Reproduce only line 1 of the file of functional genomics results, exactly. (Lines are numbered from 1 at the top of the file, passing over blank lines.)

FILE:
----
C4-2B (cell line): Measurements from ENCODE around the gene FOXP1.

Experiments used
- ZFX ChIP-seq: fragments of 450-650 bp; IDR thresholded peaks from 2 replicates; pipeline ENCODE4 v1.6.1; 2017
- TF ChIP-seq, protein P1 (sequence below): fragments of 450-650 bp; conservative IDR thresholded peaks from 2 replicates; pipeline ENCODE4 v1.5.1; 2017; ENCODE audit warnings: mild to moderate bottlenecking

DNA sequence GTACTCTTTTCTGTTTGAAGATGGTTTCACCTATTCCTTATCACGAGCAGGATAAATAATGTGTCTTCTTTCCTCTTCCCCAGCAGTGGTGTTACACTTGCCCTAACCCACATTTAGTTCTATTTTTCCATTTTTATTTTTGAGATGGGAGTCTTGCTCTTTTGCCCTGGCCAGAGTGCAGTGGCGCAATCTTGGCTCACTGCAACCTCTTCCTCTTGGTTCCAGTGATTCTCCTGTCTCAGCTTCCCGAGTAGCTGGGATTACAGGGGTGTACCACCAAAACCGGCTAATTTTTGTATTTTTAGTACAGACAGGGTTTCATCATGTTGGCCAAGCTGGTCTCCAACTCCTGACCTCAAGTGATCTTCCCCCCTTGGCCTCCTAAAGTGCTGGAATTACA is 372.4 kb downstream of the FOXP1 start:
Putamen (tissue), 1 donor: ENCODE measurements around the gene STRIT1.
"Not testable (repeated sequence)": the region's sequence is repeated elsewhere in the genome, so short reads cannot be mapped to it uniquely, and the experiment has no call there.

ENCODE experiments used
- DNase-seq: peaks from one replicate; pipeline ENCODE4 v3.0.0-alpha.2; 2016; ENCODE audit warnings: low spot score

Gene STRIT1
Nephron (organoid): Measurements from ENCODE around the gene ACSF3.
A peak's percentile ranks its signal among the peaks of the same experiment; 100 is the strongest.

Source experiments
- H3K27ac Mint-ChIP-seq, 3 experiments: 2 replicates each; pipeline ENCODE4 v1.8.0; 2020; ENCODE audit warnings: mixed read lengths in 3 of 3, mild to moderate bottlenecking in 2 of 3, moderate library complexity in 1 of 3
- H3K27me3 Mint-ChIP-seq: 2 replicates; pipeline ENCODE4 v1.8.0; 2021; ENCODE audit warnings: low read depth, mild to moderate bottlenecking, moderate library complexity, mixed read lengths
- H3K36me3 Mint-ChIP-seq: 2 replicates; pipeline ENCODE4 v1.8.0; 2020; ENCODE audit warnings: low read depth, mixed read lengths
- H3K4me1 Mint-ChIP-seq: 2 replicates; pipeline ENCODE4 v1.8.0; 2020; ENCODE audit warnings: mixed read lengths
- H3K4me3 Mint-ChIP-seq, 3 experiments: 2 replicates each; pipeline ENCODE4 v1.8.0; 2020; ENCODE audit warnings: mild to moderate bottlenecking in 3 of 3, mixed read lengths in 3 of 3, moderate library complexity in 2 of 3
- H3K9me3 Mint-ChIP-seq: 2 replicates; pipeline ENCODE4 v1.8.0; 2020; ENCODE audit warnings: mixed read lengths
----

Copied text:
C4-2B (cell line): Measurements from ENCODE around the gene FOXP1.